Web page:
Manchester museum in crisis as attendances fall


The cash-strapped Manchester Jewish Museum has launched a survival appeal in the wake of falling income and attendances.

Annual visitor numbers have dropped from 15,000 to an estimated 11,000 for 2009 as squeezed educational budgets have reduced the number of school parties on which the museum relies heavily to meet its £140,000 running costs.

In 2003, 500 school groups visited the museum. Last year, there were 350 and the decline is continuing. The museum charges £2.95 per pupil. It attracts few visitors from the local Jewish community.

After the grant it receives from Manchester City Council, there is a £5,000 monthly shortfall. Two redundancies this year reduced the payroll to five. If the current situation persists, cash reserves may only last 18 months, raising the spectre of closure.

Director Stuart Hilton is pinning his hopes on getting 1,000 people to pledge £5 per month. “I wonder if the community as a whole appreciates the important educational service, interfaith work and strong stance against racism and intolerance which we undertake for all members of our society.”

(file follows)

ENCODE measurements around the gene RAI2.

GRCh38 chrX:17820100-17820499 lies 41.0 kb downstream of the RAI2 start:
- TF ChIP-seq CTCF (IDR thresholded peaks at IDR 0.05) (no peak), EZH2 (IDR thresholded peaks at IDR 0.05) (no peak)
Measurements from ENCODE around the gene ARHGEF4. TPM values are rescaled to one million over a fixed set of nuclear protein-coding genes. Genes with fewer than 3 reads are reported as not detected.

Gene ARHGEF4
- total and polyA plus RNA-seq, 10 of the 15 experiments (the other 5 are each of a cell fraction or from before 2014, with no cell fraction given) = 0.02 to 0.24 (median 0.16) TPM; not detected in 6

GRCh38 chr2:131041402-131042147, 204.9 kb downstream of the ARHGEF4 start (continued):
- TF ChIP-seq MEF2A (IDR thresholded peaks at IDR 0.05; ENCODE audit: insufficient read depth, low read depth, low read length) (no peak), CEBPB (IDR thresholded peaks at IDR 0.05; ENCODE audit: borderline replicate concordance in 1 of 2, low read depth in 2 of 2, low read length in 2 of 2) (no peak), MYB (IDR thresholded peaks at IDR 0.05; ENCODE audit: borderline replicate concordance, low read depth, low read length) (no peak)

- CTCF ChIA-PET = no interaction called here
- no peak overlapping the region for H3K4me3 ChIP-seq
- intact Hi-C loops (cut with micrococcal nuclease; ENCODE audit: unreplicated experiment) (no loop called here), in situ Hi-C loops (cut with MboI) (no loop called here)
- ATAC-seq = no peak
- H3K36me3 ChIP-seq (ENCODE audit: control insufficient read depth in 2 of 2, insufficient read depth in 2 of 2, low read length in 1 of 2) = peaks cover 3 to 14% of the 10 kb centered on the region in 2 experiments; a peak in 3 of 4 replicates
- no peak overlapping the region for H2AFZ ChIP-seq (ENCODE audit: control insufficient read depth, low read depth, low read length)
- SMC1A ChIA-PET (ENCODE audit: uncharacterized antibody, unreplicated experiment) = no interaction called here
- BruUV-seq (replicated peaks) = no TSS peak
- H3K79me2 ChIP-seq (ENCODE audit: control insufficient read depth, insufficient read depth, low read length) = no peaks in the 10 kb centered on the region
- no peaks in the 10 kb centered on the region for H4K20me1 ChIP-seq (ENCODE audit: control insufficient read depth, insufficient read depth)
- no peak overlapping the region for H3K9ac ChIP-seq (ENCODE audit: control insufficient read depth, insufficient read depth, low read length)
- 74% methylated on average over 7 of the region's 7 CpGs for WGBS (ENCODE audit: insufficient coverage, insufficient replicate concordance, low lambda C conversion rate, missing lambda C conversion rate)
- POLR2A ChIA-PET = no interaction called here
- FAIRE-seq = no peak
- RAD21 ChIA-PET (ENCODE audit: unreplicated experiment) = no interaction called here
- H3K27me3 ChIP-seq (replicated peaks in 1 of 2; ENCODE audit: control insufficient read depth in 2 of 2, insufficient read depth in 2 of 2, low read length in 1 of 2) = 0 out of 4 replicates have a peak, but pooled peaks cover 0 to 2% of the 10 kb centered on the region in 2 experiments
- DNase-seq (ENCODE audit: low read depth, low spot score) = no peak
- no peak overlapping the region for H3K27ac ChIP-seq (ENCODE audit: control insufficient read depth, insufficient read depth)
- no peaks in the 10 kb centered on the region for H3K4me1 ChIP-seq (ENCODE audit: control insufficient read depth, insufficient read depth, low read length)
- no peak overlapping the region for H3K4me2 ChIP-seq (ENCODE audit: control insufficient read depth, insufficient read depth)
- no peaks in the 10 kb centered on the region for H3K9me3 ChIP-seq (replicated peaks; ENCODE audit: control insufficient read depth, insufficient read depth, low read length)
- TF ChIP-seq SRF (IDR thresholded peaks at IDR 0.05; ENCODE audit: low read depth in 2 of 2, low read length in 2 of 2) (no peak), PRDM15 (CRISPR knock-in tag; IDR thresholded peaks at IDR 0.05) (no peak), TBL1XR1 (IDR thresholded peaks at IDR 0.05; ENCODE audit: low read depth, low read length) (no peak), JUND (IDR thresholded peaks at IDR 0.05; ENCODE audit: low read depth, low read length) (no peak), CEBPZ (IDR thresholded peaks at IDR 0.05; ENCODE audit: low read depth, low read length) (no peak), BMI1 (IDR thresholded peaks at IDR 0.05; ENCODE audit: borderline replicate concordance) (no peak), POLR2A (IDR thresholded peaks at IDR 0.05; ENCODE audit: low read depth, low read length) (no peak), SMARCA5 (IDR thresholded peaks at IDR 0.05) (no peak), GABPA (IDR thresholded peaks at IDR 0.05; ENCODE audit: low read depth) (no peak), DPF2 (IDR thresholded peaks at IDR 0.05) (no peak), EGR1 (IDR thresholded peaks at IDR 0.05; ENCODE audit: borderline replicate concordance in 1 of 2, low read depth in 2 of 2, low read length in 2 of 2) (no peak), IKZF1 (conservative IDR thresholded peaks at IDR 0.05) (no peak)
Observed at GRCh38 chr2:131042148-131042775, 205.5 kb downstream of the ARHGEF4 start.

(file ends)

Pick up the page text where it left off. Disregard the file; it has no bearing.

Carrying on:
Added chair of trustees Anne Millan — whose father Michael Taylor helped found the museum as Manchester Lord Mayor in 1984: “We desperately need the support from everybody who has got a connection to Manchester.”

The museum has won government and other education awards and is considered the region’s top venue for pupils from other faiths to learn about Judaism.

It attracts school groups from across Greater Manchester and Yorkshire and its popularity spawned a partnership with Manchester College to develop an experimental social cohesion curriculum, which is due to be trialled in schools next year.

It also teaches emergency service personnel and hospital staff about the Jewish religion, but, again, budgetary issues have halved the numbers attending.

Bury South MP Ivan Lewis is to meet museum chiefs in the next few weeks to discuss the crisis. “The museum has been at the cutting edge of interfaith work and building bridges between different communities,” he said. “It would be a tragic loss if it had to close.”

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